Data – the word conjures up the image of information and statistics that may be quite important, but are probably boring as well. After all, we’re bombarded with data in this digital age. But here’s another way to look at it: Data that is gathered, analyzed, shared, and put to use to improve the quality of health care – and nursing care – is not only important, but vital and exciting.
The concept of nursing sensitive quality indicators opened the door for data that can truly change nursing practice. These “indicators” are elements of patient care that are directly affected by nursing practice – for example, research has shown that understaffing in nursing units is linked to higher rates of adverse patient outcomes. Once a nursing sensitive indicator (like staffing issues) has been identified, research can help establish ways in which that element of nursing practice can be influenced, in order to improve outcomes. So, research and data are both important parts of the equation when it comes to establishing evidence-based practice guidelines.
The National Database of Nursing Quality IndicatorsTM (NDNQI®) is the first national database to collect nursing-specific data. It starts with an established list of nursing sensitive indicators, and collects data from over 1500 hospitals in the U.S. Participating hospitals receive quarterly and annual reports that evaluate nursing care at the unit level – along with comparisons to national averages and percentile rankings, so nursing administrators can see where they stand.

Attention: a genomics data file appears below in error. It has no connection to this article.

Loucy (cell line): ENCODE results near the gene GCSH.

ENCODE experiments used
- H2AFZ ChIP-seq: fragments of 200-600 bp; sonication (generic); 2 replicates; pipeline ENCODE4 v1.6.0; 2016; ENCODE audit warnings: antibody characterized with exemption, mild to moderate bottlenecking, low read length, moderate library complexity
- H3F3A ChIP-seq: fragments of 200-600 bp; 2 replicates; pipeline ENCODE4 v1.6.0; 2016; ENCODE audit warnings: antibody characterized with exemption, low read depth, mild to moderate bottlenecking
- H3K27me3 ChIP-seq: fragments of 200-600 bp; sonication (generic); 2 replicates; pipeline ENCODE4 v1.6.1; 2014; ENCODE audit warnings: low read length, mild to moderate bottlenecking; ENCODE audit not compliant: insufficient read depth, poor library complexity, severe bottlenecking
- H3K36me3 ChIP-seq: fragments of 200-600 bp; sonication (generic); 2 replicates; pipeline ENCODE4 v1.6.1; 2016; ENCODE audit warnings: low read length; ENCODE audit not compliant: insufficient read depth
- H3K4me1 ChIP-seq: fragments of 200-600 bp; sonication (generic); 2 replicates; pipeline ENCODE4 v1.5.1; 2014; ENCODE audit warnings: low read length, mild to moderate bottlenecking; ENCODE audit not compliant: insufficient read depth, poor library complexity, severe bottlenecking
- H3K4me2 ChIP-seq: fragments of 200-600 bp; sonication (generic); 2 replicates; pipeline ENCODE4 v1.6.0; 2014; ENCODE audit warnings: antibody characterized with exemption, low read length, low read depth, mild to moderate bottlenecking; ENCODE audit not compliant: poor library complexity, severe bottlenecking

This data is real, it’s important, and it’s changing the way nursing is practiced. As we’ve already pointed out, linkages between staffing levels and patient outcomes have already become clear through the use of this database, and staffing practices have evolved to provide a safer environment for patients, as well as a better workplace for nurses.
Other new projects are also attempting to establish databases that measure and improve nursing practice. These include the Military Nursing Outcomes Database and the VA Nursing Outcomes Database.
Nurses with a clear vision of the future are already talking about the next steps: establishing nursing sensitive quality indicators for maternity, primary care, public health, and other areas of medicine that rely on a strong nursing skills. Once the indicators are identified, we can begin to collect data on how these indicators affect the quality of care and outcomes, so best practices can be established. Eventually, nursing-specific databases will provide hard data on large populations of patients, allowing us to quickly identify patterns among nursing interventions. Which nursing interventions make a difference? Which ones carry the potential for harm?
Nursing databases are positioned to absolutely revolutionize nursing, by providing a feedback loop for identifying and advancing nursing interventions that really make a difference to patients – and to the entire health care system, which is clearly in need of a makeover right now. So do you still think data is boring?